About 160 aggrieved swabbers that were attached to the defunct National Ebola Response Centre (NERC) took to the streets of the capital on motorbikes last Wednesday in protest of three months’ salaries due them.
According to report, the angry workers stormed different media institutions, Connaught Hospital and other public institutions to express their dissatisfaction with the delay in the payment of their three months’ salaries after they had risked their lives and their families in fighting the deadly wicked virus that killed over 3,500 Sierra Leoneans.
That Government is insensitive to paying the three months’ salaries of 160 former NERC workers who risked their precious lives to save mankind at the time when the country was gripped with panic and fear is the most unreasonable thing any employer could do to its vulnerable employees.
One would have thought that Government would give preferential treatment to Ebola workers based on the risks they took, the heightened international response to the fight and what institutions and individuals at home and abroad contribution to it, but unfortunately, the Government dissolved NERC and left the 160 swabbers groping in the day for what they honourably deserve as heroes and heroines of the Ebola fight.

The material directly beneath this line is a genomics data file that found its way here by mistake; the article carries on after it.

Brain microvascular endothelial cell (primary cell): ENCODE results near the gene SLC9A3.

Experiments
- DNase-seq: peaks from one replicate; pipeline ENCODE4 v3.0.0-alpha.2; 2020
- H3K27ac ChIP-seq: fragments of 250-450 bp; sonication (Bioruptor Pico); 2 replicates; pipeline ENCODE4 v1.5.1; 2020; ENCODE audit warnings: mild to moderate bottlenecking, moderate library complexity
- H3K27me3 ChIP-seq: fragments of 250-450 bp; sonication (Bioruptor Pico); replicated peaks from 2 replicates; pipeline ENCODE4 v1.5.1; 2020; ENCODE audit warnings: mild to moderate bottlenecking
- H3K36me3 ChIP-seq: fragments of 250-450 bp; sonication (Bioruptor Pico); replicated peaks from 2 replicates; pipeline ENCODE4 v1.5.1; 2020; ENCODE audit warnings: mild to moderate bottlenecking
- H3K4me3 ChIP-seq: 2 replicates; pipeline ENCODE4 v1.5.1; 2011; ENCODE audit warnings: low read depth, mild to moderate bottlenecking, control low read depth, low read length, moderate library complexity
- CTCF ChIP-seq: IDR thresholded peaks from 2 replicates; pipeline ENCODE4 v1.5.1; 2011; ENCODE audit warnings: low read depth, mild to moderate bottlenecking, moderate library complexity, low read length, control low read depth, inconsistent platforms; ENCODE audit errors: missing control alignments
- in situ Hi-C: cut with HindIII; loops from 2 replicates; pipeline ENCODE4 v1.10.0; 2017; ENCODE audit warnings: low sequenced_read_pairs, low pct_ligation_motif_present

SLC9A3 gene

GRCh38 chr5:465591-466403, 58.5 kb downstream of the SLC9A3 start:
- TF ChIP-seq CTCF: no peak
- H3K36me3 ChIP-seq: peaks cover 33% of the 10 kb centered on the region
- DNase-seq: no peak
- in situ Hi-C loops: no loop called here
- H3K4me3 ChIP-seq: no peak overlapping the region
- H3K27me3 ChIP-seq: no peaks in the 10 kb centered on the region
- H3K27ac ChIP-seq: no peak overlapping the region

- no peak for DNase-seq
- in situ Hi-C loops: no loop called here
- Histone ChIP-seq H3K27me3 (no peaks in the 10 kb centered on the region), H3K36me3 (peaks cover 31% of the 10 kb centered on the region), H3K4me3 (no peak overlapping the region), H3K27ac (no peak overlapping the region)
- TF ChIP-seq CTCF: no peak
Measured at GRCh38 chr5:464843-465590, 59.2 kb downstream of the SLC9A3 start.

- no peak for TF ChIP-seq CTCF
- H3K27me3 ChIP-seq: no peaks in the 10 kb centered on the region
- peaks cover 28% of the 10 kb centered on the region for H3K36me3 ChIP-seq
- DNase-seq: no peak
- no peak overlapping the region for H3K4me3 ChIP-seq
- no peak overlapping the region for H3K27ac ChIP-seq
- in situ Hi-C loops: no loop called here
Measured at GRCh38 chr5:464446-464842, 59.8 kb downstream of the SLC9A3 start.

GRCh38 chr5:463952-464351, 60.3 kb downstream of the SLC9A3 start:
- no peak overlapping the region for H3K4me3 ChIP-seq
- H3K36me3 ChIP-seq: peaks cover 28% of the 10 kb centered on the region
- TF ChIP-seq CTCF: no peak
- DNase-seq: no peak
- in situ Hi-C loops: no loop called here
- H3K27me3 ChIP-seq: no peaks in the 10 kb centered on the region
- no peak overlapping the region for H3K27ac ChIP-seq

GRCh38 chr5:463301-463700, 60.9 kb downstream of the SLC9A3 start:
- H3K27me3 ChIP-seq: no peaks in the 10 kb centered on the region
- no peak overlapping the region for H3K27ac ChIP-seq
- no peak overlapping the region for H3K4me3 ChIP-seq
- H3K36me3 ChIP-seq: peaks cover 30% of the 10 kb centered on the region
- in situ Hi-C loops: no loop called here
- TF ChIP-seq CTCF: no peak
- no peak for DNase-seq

If the former Chief Executive Officer of the defunct NERC that was merely doing the talking was earning an ear-watering monthly salary of US$10, 000.00 as he confessed in one of their press briefings, why should the Government not be reasonable enough to consider those who risked their precious lives at the frontlines dealing with Ebola infected people?
Based on the massive resources poured into the Ebola fight by the International Community, institutions and individuals, I believe there is no tangible reason why Government should deprive the swabbers of their three months’ salaries which they toiled for. Even their protest against the unnecessary delay of their salaries has already sent the wrong signal to the International Community as to whether the Government judiciously spent the resources poured into the Ebola fight.
With the audit report on the Management of the Ebola Funds already indicting many Government officials, civil society activists and other stakeholders in the Ebola fight, I would not be surprised if the 160 workers’ three months’ salaries have been embezzled by officials directly responsible for their salaries.
I therefore challenge the former senior officials of NERC to tell Sierra Leoneans why the former swabbers were not paid for three months. And if no reasonable excuse is given for why they have not been paid up to this moment, then it is a case for the Anti-Corruption Commission (ACC) to intervene to ensure those poor swabbers get what they deservedly worked for. Lonta!